The Tây Sơn Rebellion
View the Book Jacket Click Here to Purchase
Short Summary of The Tây Sơn Rebellion, Historical fiction of Eighteenth-Century Vietnam, by David Lindsay Jr
The Tây Sơn Rebellion, Historical fiction of Eighteenth-Century Vietnam, covers a major civil war in Vietnam from 1770 to 1802. Vietnam had been divided into north and south for 150 years, the Trinh dynasty in the north, the Nguyen in the South. Both governments were corrupt, and their people suffered, especially under the Nguyen.
The three Ho brothers, their sister and their parents live near the center of Vietnam in Tay Son. The local mandarin desires the sister, Jade River, as an extra wife, but the father, Physician Ho, turns the mandarin down. The father has already agreed to let his daughter marry a neighbor’s son named Luong Hoang. The Ho family are upset when the father is arrested on trumped up charges by the corrupt mandarin. In order to free the father from jail, they must either sell the beloved daughter Jade River into marriage for cash, or hand her over to the mandarin as a slave.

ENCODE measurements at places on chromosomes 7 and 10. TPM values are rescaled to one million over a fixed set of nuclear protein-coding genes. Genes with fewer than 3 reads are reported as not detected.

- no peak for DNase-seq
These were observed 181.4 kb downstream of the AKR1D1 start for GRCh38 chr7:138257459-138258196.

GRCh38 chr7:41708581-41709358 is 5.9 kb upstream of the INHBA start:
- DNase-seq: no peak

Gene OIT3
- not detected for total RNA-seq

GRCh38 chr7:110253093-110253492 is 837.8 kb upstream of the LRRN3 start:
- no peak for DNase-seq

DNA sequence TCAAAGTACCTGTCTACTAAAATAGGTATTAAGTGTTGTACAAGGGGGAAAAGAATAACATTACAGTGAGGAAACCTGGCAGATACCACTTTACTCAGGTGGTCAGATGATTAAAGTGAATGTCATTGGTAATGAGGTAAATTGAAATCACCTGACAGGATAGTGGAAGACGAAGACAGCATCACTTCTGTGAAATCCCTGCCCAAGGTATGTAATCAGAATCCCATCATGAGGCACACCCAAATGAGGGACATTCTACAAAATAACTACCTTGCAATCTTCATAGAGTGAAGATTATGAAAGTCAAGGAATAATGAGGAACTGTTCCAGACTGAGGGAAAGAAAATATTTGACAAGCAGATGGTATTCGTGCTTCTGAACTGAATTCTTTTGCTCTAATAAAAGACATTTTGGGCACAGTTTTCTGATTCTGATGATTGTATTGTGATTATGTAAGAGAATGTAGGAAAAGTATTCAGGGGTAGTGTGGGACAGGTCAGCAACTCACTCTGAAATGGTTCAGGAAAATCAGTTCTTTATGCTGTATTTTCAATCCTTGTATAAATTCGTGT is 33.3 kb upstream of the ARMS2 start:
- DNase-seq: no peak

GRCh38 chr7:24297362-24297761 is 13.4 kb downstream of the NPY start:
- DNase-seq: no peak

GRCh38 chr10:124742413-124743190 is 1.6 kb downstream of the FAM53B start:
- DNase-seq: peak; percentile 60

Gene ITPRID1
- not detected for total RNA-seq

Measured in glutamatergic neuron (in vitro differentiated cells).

Benoit Grannier is growing up in France, where he studies sword and becomes a naval cadet. He reappears near the end of American War of Independence, as a lieutenant in the French Navy, which plays a decisive role at the sea battle off of Yorktown in 1781, vital to American independence. The French Fleet is surprisingly large, and they defeat the smaller British fleet under Admiral Graves in about three hours of pounding.
The French Catholic Bishop, Pierre Pigneau, has a mission in Hatien, Vietnam. He and his elderly assistant are arrested by the local Nguyen Mandarin for teaching the gospel. In prison, they meet an educated scholar who has lost favor, and learn about Vietnam. The scholar explains how it came about that two dynasties rule one country.
The three Ho brothers start a peasant uprising in the center, in Tay Son, and eventually defeat Nguyen Dinh in the south, but let young prince Nguyen Anh escape. The prince is helped and hidden by the Bishop Pierre Pigneau, who later raises a small French Navy in India to help Prince Anh make war against the Ho brothers. Prince Anh is also aided by troops from Siam.
Second Ho brother Lu hurts his back, so the eldest brother Nhac sends his youngest brother Hue instead to lead their armies against the Trinh to the north. Success brings serious complications to the victors.